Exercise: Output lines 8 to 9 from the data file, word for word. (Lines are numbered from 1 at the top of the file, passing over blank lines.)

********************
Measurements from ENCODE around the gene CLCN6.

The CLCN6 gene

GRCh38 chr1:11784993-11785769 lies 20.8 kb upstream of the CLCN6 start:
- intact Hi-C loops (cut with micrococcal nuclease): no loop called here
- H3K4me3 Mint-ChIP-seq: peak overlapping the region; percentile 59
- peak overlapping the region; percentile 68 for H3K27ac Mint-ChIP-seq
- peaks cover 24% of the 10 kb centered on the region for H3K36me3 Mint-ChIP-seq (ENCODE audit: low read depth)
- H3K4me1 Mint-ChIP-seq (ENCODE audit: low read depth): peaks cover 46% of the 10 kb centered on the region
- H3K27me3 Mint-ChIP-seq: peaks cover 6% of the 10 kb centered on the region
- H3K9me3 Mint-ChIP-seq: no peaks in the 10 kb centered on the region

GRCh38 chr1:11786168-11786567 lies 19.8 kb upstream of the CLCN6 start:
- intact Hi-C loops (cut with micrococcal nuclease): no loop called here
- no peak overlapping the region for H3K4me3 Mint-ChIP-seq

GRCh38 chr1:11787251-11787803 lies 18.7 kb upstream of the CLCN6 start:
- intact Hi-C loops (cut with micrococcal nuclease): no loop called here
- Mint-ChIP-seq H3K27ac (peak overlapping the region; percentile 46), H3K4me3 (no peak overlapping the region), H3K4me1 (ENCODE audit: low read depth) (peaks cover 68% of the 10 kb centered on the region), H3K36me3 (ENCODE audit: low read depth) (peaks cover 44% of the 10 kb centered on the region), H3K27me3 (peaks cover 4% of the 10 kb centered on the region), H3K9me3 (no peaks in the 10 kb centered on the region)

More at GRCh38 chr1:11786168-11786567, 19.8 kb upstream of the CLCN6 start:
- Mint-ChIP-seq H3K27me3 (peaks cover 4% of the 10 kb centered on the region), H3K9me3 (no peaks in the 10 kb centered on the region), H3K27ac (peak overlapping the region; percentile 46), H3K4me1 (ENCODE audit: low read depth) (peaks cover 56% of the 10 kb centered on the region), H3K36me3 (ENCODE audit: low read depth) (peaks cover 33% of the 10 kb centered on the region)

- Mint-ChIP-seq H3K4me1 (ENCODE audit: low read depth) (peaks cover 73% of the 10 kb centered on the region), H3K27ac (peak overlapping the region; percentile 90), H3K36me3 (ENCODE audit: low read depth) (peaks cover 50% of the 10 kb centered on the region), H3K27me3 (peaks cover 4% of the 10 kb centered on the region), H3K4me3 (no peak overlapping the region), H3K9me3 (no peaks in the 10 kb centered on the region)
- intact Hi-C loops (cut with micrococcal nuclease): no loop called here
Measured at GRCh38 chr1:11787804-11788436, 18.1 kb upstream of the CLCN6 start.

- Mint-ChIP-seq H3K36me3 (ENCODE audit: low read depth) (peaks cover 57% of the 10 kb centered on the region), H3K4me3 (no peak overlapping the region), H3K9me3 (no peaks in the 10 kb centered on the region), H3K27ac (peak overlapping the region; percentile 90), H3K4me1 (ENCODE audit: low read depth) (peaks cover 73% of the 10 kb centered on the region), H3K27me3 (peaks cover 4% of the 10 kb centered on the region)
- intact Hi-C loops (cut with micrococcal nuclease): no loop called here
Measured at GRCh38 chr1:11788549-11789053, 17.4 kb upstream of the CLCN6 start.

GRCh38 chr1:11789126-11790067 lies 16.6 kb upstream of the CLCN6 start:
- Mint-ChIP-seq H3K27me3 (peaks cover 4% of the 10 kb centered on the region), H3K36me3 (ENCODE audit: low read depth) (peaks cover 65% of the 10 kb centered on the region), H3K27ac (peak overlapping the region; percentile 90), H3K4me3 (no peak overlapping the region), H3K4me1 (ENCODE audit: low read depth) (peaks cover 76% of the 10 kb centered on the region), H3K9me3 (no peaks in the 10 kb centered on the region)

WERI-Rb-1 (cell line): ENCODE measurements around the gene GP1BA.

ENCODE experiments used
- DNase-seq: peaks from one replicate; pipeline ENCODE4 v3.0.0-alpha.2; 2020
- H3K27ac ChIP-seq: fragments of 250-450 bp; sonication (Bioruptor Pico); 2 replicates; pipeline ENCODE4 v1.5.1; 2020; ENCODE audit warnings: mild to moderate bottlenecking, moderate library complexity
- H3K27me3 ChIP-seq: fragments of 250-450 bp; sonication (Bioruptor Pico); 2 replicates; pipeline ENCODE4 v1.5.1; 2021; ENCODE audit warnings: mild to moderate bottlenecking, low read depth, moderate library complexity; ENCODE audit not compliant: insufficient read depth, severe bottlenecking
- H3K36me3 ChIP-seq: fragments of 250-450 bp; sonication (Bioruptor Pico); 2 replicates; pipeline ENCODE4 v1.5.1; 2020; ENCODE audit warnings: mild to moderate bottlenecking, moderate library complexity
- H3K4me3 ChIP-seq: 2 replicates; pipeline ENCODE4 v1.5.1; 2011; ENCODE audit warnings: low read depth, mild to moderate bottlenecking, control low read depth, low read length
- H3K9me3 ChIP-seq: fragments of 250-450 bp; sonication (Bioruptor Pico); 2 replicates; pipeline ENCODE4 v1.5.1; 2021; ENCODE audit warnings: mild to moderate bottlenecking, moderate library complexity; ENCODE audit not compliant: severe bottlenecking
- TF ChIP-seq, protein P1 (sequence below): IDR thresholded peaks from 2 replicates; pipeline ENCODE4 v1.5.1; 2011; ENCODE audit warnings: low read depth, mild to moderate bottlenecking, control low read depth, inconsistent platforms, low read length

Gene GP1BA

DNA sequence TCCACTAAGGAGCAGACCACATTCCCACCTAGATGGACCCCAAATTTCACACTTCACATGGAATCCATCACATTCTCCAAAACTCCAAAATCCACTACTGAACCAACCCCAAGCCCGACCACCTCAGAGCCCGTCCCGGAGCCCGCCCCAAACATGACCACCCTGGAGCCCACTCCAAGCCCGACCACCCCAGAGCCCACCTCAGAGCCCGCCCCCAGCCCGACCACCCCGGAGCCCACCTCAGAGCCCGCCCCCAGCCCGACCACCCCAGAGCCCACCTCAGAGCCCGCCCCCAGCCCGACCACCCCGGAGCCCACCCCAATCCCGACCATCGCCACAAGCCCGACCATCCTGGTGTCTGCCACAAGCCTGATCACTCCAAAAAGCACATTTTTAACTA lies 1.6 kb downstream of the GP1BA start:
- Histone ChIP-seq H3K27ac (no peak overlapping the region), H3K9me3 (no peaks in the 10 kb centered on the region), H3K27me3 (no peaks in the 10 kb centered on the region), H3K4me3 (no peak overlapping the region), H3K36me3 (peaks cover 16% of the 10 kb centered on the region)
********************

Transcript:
- H3K4me1 Mint-ChIP-seq (ENCODE audit: low read depth): peaks cover 46% of the 10 kb centered on the region
- H3K27me3 Mint-ChIP-seq: peaks cover 6% of the 10 kb centered on the region